But her independent and forthright views – a hallmark for all of her life – got her into hot water and once again she was banned. This time she returned to the UK, where she registered for a PhD at Oxford University. Her doctorate, awarded in 1976, was a sharp reading of the relationship between class, race and identity among Indian South Africans. She continued to build the ANC’s external profile. Her writing on the South African situation was prodigious, well-informed and hard to ignore. She was soon sought after by the United Nations to advise on peace-building globally.
When the ANC was unbanned in 1990, Ginwala returned after an absence of 31 years. She became the first speaker in the National Assembly in 1994, creating the office as a democratic institution and ruling parliament with a firm, authoritative and fair hand for a decade. Later, she was the prime mover behind the formation of the Pan-African Parliament and one of the most prominent supporters of the Jubilee 2000 Campaign, which successfully lobbied for the scrapping of the onerous debt incurred by the world’s poorest countries.
Others will write about her many contributions to the ANC and to her status within the liberation movement. My generation of feminists will remember her, above all, for her remarkable championing of the struggle against patriarchy. This began when she was in exile, when she worked with ANC Women’s Section to ensure that ANC principles included non-sexism. It was a long and conflictual process, but by the mid-1980s all ANC documents carried the commitment to a “nonracial, nonsexist democracy”. This was so much more than a linguistic shift; it enabled feminists within the ANC to demand that the commitment be followed through in programmes and policies.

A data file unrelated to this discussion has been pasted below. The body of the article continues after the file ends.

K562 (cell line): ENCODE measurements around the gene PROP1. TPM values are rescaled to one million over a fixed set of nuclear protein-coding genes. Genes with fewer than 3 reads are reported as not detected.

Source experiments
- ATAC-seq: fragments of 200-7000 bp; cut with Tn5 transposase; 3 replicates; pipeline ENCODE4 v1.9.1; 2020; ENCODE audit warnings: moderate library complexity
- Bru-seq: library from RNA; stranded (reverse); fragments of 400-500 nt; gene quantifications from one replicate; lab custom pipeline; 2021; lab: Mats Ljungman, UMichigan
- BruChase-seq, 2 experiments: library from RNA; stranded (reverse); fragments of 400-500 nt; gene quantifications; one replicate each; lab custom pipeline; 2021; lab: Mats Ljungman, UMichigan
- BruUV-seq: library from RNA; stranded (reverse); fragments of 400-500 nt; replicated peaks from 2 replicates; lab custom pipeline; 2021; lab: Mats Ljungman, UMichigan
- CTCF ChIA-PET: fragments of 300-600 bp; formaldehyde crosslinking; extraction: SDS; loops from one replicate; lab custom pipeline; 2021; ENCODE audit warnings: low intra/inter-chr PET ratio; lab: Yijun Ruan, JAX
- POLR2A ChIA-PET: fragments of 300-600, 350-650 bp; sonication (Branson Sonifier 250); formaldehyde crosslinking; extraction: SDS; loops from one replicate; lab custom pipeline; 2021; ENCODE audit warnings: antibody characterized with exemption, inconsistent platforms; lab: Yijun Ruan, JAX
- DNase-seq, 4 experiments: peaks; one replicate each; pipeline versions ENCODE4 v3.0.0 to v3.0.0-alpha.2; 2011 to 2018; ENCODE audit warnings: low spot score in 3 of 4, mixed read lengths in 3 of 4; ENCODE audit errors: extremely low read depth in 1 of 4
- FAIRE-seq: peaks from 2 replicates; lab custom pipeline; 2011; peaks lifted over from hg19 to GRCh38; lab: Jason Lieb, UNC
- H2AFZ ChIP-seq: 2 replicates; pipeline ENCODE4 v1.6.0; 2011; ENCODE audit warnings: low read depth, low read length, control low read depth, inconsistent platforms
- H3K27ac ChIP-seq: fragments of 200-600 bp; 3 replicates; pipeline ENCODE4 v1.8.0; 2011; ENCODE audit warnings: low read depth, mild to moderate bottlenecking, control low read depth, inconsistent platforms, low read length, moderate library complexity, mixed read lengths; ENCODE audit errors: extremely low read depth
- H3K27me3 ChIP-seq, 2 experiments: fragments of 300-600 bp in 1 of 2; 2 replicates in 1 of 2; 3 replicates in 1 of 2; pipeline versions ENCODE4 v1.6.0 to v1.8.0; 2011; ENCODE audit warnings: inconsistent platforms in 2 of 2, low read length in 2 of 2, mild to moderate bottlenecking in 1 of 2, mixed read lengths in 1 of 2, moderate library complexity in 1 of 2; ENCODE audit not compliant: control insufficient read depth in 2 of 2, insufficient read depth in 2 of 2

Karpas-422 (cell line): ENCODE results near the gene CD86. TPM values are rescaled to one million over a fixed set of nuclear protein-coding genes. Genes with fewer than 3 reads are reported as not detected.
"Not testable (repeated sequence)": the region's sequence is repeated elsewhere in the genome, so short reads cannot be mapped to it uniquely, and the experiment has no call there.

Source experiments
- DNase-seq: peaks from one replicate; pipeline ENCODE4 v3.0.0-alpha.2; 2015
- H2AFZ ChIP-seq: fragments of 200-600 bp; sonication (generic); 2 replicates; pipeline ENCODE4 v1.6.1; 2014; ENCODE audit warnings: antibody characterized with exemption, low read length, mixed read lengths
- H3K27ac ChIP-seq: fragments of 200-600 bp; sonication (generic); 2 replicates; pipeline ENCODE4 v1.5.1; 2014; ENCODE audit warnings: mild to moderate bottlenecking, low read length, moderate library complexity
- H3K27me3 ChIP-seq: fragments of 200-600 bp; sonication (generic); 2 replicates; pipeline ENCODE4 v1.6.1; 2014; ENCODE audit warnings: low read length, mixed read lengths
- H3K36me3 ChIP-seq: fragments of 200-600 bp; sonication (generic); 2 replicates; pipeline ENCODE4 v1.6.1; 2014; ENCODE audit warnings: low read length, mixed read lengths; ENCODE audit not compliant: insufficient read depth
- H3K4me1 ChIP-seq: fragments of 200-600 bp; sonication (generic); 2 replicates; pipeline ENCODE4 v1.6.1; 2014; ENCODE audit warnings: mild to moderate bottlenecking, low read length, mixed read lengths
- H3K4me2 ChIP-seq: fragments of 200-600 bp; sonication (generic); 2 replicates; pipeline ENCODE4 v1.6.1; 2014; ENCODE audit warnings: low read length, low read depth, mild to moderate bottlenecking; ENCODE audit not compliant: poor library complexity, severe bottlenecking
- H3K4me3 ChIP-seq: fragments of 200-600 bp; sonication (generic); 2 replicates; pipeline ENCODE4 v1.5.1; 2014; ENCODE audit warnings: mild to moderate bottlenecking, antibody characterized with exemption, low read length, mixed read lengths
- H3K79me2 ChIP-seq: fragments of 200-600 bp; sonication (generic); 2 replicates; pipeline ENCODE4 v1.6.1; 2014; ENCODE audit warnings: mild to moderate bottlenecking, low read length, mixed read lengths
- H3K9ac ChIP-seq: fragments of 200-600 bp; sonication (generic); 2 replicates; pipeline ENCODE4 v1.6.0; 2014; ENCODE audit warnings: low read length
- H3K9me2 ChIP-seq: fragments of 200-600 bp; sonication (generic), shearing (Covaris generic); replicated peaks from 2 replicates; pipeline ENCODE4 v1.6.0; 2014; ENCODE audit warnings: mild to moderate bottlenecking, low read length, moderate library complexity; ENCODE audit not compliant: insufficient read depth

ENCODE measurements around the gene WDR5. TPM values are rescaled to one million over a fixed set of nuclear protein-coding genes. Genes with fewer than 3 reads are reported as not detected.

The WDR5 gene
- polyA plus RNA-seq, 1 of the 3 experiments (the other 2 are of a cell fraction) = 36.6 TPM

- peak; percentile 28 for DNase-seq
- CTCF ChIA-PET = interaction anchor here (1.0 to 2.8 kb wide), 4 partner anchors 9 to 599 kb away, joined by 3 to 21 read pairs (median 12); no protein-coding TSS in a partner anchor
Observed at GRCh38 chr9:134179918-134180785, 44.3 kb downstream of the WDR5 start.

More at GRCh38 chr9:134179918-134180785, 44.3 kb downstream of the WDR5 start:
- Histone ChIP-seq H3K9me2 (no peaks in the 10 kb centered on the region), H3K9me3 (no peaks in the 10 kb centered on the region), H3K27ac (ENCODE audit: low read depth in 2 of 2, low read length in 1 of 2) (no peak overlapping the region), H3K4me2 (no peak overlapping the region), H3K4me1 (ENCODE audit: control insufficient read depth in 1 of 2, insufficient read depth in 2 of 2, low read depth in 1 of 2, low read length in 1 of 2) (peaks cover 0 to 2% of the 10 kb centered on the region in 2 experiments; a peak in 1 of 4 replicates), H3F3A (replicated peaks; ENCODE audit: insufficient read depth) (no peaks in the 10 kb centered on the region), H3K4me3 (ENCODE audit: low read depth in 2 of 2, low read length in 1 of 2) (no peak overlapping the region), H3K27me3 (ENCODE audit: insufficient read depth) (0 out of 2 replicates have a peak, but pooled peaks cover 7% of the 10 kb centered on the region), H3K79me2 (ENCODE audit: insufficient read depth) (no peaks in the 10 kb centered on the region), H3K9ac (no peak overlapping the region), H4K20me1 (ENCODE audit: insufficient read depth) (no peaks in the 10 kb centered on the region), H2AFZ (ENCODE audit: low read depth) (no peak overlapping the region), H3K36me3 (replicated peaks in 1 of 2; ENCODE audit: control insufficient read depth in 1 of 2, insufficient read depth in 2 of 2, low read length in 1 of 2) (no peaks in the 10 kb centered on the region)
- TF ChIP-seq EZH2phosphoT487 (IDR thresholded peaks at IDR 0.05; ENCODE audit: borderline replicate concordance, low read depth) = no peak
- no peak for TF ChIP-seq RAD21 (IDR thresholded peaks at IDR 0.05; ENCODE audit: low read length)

Ginwala was always somewhat impatient and to the left of the ANC Women’s League. She feared that there was a conservative streak in the league that caved in to the patriarchal assumptions of the movement’s leaders. She was worried this made it ineffective in pushing for gender equality. She worked from the side – cajoling comrades (ANC activists), and when that did not work badgering them, into action.
She set up the ANC’s Emancipation Commission in 1991, dedicated to advancing gender equality and combatting sexism in the movement. Although not intended to compete with the Women’s League, it did have strategic status that was ensured by placing it under the authority of then-ANC president Tambo. It was a base from which Ginwala could drive the demand for gender equality unconstrained by the Women’s League.
During the multiparty negotiations to end apartheid in the 1990s, when it became apparent that gender concerns would sink to the bottom of the ANC’s list of priorities, she led the process of forming an independent women’s organisation – the Women’s National Coalition – that would unite women across political parties and ideological lines. She described it as a “conspiracy of women”.